where the multiplicities of the contributors are given in the place of the batch numbers in the .hkl file. Since it is then not possible to define batch numbers as well, BASF cannot be used with powder data.

6.4 Frequently encountered twin laws

The following cases are relatively common:

(a) Twinning by merohedry. The lower symmetry trigonal, tetragonal, hexagonal or cubic Laue groups may be twinned so that they look (more) like the corresponding higher symmetry Laue groups (assuming the c-axis unique except for cubic):

TWIN 0 1 0 1 0 0 0 0 -1

plus one BASF parameter if the twin components are not equal in scattering power. If they are equal, i.e. the twinning is perfect, as indicated by the Rint for the higher symmetry Laue group, then the BASF instruction can be omitted and k1 and k2 are fixed at 0.5.

(b) Orthorhombic with a and b approximately equal in length may emulate tetragonal:

TWIN 0 1 0 1 0 0 0 0 -1

plus one BASF parameter for unequal components.

(c) Monoclinic with beta approximately 90 ° may emulate orthorhombic:

TWIN 1 0 0 0 -1 0 0 0 -1

plus one BASF parameter for unequal components.

(d) Monoclinic with a and c approximately equal and beta approximately 120 degrees may emulate hexagonal [P21/c would give absences and possibly also intensity statistics corresponding to P63]. There are three components, so n must be specified on the TWIN instruction and the matrix is applied once to generate the indices of the second component and twice for the third component. In German this is called a 'Drilling' as opposed to a 'Zwilling' (with two components):

TWIN 0 0 1 0 1 0 -1 0 -1 3

plus TWO BASF parameters for unequal components. If the data were collected using an hexagonal cell, then an HKLF matrix would also be required to transform them to a setting with b unique:

HKLF 4 1 1 0 0 0 0 1 0 -1 0

(e) Rhombohedral obverse/reverse twinning on hexagonal axes.

TWIN -1 0 0 0 -1 0 0 0 1

6.5 Combined general and racemic twinning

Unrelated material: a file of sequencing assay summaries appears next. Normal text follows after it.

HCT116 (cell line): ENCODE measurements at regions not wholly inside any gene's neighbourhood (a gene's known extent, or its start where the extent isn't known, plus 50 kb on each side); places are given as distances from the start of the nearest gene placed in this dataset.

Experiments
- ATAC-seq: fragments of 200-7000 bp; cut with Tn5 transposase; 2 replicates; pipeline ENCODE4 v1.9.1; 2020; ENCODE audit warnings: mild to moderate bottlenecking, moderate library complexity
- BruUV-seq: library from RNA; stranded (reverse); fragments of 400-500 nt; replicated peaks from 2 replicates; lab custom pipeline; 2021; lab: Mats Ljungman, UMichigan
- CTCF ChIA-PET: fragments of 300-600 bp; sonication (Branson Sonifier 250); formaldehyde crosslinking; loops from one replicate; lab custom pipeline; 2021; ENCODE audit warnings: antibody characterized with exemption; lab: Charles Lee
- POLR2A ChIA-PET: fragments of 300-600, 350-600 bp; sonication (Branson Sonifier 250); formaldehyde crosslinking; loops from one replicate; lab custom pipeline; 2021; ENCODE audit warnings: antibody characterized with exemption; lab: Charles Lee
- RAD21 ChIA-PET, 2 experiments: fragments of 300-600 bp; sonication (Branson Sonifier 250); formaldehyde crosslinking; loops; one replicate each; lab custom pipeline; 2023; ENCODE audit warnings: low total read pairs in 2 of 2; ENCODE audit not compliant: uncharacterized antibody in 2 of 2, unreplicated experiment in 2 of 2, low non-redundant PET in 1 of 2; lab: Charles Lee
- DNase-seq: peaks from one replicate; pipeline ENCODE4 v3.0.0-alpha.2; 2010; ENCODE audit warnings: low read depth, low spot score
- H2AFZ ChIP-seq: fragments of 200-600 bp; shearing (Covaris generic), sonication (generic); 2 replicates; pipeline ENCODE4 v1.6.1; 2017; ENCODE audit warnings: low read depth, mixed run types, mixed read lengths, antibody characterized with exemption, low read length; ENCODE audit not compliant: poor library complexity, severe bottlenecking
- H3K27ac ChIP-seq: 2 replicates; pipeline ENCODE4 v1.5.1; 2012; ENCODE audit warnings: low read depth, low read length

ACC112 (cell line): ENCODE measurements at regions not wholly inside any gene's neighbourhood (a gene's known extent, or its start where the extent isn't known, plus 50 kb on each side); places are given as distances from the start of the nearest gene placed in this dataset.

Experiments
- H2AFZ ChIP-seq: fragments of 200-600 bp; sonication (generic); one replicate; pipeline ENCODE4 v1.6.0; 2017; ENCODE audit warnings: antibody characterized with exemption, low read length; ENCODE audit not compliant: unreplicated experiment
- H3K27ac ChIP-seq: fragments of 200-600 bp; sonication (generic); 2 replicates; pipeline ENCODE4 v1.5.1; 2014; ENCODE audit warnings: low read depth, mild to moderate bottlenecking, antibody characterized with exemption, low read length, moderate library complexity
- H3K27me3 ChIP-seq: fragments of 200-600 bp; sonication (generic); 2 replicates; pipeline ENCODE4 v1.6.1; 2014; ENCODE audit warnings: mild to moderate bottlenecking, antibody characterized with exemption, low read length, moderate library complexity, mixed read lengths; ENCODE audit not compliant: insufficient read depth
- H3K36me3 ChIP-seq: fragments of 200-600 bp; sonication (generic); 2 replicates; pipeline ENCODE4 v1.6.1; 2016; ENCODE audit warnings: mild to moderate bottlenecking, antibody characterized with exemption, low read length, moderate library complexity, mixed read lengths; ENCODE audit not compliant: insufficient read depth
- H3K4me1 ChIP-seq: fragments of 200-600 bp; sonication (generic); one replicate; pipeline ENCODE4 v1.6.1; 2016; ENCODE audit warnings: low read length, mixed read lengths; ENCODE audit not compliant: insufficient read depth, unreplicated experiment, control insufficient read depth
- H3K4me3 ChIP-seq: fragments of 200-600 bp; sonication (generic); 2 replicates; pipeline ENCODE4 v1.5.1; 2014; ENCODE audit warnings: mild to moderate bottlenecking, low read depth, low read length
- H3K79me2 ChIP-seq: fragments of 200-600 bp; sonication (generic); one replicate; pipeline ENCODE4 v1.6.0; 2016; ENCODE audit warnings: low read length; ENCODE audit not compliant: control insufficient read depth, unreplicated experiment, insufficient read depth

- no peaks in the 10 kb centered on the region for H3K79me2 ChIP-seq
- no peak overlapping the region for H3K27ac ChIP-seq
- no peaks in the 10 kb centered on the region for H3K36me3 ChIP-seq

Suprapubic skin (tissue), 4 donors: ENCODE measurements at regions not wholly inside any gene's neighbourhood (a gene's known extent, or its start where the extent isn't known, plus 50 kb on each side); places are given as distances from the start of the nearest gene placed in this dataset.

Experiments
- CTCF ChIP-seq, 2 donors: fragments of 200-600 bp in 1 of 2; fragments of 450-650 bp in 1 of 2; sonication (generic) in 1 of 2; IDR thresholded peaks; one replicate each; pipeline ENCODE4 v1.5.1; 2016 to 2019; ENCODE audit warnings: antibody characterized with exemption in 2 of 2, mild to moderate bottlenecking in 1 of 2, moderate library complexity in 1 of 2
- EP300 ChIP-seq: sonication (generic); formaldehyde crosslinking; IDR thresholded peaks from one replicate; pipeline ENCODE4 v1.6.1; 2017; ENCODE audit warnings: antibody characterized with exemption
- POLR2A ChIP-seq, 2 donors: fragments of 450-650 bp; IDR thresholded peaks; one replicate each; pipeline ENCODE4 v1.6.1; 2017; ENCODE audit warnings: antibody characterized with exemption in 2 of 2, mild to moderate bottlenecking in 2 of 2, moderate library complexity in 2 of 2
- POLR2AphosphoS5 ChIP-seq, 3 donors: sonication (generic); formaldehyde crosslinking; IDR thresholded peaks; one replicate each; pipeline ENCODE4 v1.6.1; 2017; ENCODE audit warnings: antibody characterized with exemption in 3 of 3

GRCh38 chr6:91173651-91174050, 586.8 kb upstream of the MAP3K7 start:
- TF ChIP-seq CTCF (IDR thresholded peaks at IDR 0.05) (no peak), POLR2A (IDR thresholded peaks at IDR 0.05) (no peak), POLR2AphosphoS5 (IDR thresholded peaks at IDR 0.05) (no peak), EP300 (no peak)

If general and racemic twinning are to be refined simultaneously, n (the last parameter on the TWIN instruction) should be doubled and given a negative sign, and there should be |n|-1 BASF twin component factors (or none, in the unlikely event that all are to be fixed as equal). The inverted components follow those generated using the TWIN matrix, in the same order. Sometimes it is necessary to use this approach to distinguish between possible twin laws for non-centrosymmetric structures, when they differ only in an inversion operator In a typical example (an organocesium compound), when the TWIN instruction was input as:

TWIN 0 1 0 1 0 0 0 0 -1 -4

The BASF parameters refined to:

BASF 0.33607 0.00001 0.00455

Which means that the last two components (the ones involving inversion) can be ignored, and the final refinement performed with the '-4' deleted from the end of the TWIN instruction, and a single BASF parameter. The introduction of twinning reduced the R1-value from 18% to 1.8% in this example. Note that the program does not allow the BASF parameters to become negative, since this would be physically meaningless (this explains the 0.00001 above).

6.6 Processing of twinned and powder data

The HKLF 5 and 6 instructions force MERG 0, i.e. neither a transformation of reflection indices into a standard form nor a sort-merge is performed before refinement. If twinning is specified using the TWIN instruction, any MERG instruction may be used and the default remains MERG 2. Although this is always safe for racemic twinning, there may be other forms of twinning for which it is not permissible to sort-merge first. Whether or not MERG is used, the program ignores all systematically absent contributions, with the result that a reflection is excluded from the data if it is systematically absent for all components.